The types of dendrites used as input to the neuron.
The expression used to calculate the neuron’s state value.
The threshold for calculating the output of the neuron.
The relaxation rate of excited neurons, and their rest state value.
This limits the evolution to a sensible set of properties on each neuron.
14) Make Crossover & Mutation Safe
In certain cases, evolution can make too dramatic changes to the genotype, which would cause the Norns‘ brains to stop working! To guard against this, Steve advocates a post-mutation check :
“To prevent an excessive failure rate due to reproduction errors in critical genes, each gene is preceded
by a header which specifies which operations (omission, duplication and mutation) may be performed on it.”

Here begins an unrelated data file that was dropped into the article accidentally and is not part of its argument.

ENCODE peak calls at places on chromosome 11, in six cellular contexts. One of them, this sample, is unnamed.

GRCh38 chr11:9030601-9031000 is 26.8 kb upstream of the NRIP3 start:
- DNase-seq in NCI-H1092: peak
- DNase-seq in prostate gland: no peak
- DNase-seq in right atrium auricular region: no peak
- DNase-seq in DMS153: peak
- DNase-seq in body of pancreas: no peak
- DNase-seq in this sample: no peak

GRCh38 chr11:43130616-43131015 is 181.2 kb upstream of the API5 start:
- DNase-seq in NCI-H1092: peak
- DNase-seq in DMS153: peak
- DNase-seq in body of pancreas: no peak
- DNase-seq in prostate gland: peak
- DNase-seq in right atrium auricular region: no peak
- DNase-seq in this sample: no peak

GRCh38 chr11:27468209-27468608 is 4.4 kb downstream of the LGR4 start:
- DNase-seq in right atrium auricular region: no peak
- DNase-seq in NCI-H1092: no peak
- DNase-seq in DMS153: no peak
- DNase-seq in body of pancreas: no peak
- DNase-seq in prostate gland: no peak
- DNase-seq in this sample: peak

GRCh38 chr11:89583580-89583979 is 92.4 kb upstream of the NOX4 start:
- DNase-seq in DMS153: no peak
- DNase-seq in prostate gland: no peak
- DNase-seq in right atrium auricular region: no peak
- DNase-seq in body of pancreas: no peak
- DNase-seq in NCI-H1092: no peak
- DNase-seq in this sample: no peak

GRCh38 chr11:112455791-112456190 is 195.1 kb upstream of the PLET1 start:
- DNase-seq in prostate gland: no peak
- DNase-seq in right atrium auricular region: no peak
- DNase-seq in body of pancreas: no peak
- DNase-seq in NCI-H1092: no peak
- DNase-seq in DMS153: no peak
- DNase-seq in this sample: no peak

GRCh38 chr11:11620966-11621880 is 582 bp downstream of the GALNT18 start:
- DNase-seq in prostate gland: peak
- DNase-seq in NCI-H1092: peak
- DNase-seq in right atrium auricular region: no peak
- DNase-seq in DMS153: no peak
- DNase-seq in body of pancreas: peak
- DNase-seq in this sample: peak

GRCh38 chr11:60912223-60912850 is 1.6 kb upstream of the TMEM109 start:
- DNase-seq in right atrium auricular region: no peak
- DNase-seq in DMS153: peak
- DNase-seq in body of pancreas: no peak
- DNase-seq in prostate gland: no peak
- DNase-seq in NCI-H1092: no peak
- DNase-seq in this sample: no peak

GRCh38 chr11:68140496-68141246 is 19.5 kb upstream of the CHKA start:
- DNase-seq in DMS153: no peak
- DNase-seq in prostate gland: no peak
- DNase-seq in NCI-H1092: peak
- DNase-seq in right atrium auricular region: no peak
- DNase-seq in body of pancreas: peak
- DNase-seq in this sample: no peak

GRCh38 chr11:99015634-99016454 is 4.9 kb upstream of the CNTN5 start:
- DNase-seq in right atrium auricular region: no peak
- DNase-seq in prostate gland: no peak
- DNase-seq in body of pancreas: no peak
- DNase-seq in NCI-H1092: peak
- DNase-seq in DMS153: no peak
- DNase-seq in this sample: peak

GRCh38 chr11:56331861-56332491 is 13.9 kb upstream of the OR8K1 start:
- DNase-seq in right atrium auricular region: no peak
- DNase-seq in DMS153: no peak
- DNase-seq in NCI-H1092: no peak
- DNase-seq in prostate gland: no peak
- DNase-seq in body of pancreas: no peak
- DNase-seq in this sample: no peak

These special genes must be identified by developers, but once that’s been done, they cannot be removed during evolution.
15) Focus on Visible Traits
A lot of genetic code represents the mechanics of the brain and body, but arguably the most important from the player’s perspective are the visible traits.
“Creatures are bipedal, but minor morphological details such as coloring and hair type are genetically specified. […] The life-span of each creature is genetically influenced: if a creature manages to survive to old age (measured in game-hours) then senescence genes may become active, killing the creature.”
Using the player’s expectations of such a game, the developers could identify necessary properties to model, then take them into account (e.g. draw the Norn or simulate using an additional parameter).
 Creatures: Entertainment Software Agents with Artificial Life Stephen Grand, Dave Cliff Autonomous Agents and Multi-Agent Systems, 1997  Creatures: Artificial Life Autonomous Software Agents for Home Entertainment Stephen Grand, D. Cliff, A. Malhotra International Conference on Autonomous Agents, 1997